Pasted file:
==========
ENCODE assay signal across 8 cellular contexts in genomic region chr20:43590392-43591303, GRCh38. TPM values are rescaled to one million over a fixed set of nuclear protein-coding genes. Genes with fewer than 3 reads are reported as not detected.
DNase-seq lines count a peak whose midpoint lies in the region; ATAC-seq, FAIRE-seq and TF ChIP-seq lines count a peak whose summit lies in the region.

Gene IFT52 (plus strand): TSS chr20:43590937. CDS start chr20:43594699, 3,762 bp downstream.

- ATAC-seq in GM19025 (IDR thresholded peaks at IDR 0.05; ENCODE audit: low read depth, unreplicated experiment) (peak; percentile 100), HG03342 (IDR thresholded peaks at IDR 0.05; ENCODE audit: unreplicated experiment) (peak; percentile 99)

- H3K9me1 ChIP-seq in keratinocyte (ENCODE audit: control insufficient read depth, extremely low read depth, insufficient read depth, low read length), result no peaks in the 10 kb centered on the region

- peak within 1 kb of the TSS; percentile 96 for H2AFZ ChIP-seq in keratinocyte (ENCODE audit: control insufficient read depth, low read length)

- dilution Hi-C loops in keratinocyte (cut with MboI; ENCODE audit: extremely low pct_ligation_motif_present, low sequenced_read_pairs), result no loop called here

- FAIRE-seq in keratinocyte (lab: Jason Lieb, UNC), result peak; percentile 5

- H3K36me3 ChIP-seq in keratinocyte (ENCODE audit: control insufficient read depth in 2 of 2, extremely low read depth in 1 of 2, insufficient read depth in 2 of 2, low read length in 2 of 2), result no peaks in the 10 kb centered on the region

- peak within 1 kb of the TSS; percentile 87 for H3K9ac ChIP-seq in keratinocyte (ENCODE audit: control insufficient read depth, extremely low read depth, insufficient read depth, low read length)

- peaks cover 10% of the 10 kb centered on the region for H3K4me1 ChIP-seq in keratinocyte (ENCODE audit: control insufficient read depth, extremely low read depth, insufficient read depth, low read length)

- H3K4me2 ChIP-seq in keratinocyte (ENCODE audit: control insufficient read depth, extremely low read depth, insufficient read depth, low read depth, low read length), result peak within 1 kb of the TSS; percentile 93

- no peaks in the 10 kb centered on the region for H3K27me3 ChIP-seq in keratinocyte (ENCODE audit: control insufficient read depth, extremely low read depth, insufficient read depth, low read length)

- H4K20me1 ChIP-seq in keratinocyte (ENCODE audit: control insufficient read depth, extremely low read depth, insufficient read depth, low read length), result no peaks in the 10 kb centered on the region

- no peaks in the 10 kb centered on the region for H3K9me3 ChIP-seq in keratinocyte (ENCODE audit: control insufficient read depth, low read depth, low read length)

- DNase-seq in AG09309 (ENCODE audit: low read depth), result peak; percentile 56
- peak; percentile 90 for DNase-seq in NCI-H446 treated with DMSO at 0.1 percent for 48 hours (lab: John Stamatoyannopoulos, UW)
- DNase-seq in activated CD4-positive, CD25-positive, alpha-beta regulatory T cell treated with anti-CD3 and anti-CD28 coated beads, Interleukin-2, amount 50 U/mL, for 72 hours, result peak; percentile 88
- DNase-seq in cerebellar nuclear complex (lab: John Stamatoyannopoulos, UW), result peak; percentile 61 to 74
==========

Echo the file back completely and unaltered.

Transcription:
ENCODE assay signal across 8 cellular contexts in genomic region chr20:43590392-43591303, GRCh38. TPM values are rescaled to one million over a fixed set of nuclear protein-coding genes. Genes with fewer than 3 reads are reported as not detected.
DNase-seq lines count a peak whose midpoint lies in the region; ATAC-seq, FAIRE-seq and TF ChIP-seq lines count a peak whose summit lies in the region.

Gene IFT52 (plus strand): TSS chr20:43590937. CDS start chr20:43594699, 3,762 bp downstream.

- ATAC-seq in GM19025 (IDR thresholded peaks at IDR 0.05; ENCODE audit: low read depth, unreplicated experiment) (peak; percentile 100), HG03342 (IDR thresholded peaks at IDR 0.05; ENCODE audit: unreplicated experiment) (peak; percentile 99)

- H3K9me1 ChIP-seq in keratinocyte (ENCODE audit: control insufficient read depth, extremely low read depth, insufficient read depth, low read length), result no peaks in the 10 kb centered on the region

- peak within 1 kb of the TSS; percentile 96 for H2AFZ ChIP-seq in keratinocyte (ENCODE audit: control insufficient read depth, low read length)

- dilution Hi-C loops in keratinocyte (cut with MboI; ENCODE audit: extremely low pct_ligation_motif_present, low sequenced_read_pairs), result no loop called here

- FAIRE-seq in keratinocyte (lab: Jason Lieb, UNC), result peak; percentile 5

- H3K36me3 ChIP-seq in keratinocyte (ENCODE audit: control insufficient read depth in 2 of 2, extremely low read depth in 1 of 2, insufficient read depth in 2 of 2, low read length in 2 of 2), result no peaks in the 10 kb centered on the region

- peak within 1 kb of the TSS; percentile 87 for H3K9ac ChIP-seq in keratinocyte (ENCODE audit: control insufficient read depth, extremely low read depth, insufficient read depth, low read length)

- peaks cover 10% of the 10 kb centered on the region for H3K4me1 ChIP-seq in keratinocyte (ENCODE audit: control insufficient read depth, extremely low read depth, insufficient read depth, low read length)

- H3K4me2 ChIP-seq in keratinocyte (ENCODE audit: control insufficient read depth, extremely low read depth, insufficient read depth, low read depth, low read length), result peak within 1 kb of the TSS; percentile 93

- no peaks in the 10 kb centered on the region for H3K27me3 ChIP-seq in keratinocyte (ENCODE audit: control insufficient read depth, extremely low read depth, insufficient read depth, low read length)

- H4K20me1 ChIP-seq in keratinocyte (ENCODE audit: control insufficient read depth, extremely low read depth, insufficient read depth, low read length), result no peaks in the 10 kb centered on the region

- no peaks in the 10 kb centered on the region for H3K9me3 ChIP-seq in keratinocyte (ENCODE audit: control insufficient read depth, low read depth, low read length)

- DNase-seq in AG09309 (ENCODE audit: low read depth), result peak; percentile 56
- peak; percentile 90 for DNase-seq in NCI-H446 treated with DMSO at 0.1 percent for 48 hours (lab: John Stamatoyannopoulos, UW)
- DNase-seq in activated CD4-positive, CD25-positive, alpha-beta regulatory T cell treated with anti-CD3 and anti-CD28 coated beads, Interleukin-2, amount 50 U/mL, for 72 hours, result peak; percentile 88
- DNase-seq in cerebellar nuclear complex (lab: John Stamatoyannopoulos, UW), result peak; percentile 61 to 74